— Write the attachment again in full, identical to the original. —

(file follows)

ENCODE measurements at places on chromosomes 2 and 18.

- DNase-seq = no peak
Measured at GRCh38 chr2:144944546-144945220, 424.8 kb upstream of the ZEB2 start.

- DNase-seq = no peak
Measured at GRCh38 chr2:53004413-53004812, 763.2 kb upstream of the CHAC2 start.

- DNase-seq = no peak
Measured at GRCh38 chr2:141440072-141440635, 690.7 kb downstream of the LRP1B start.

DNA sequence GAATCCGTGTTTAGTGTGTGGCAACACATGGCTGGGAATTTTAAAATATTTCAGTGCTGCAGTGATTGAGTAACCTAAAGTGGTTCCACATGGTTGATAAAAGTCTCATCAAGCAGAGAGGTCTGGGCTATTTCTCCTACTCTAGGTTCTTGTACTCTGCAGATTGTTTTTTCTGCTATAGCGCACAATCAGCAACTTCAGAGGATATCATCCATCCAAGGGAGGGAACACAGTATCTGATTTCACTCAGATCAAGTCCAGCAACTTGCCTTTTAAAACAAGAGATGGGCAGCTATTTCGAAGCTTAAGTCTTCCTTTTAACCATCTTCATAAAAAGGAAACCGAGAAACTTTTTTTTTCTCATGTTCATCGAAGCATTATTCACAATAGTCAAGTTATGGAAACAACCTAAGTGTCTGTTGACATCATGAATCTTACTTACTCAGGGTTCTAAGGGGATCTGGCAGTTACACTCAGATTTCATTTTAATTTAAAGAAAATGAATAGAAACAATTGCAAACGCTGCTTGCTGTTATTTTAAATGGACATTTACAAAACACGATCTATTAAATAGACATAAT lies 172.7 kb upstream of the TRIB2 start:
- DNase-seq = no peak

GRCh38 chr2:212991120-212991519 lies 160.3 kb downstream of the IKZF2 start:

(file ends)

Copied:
ENCODE measurements at places on chromosomes 2 and 18.

- DNase-seq = no peak
Measured at GRCh38 chr2:144944546-144945220, 424.8 kb upstream of the ZEB2 start.

- DNase-seq = no peak
Measured at GRCh38 chr2:53004413-53004812, 763.2 kb upstream of the CHAC2 start.

- DNase-seq = no peak
Measured at GRCh38 chr2:141440072-141440635, 690.7 kb downstream of the LRP1B start.

DNA sequence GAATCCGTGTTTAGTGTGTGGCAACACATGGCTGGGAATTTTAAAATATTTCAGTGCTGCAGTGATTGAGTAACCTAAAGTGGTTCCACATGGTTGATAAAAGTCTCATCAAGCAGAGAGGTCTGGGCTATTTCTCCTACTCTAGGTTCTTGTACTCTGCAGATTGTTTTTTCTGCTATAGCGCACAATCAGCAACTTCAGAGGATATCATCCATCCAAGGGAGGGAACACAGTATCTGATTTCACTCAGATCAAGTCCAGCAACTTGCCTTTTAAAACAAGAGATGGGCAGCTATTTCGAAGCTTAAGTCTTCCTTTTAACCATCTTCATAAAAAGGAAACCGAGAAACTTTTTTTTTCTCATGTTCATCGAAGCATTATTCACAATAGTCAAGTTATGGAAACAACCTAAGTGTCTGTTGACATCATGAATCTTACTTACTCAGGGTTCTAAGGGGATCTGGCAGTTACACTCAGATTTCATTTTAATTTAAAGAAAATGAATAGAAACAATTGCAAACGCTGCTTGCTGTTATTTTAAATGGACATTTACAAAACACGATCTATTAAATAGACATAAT lies 172.7 kb upstream of the TRIB2 start:
- DNase-seq = no peak

GRCh38 chr2:212991120-212991519 lies 160.3 kb downstream of the IKZF2 start: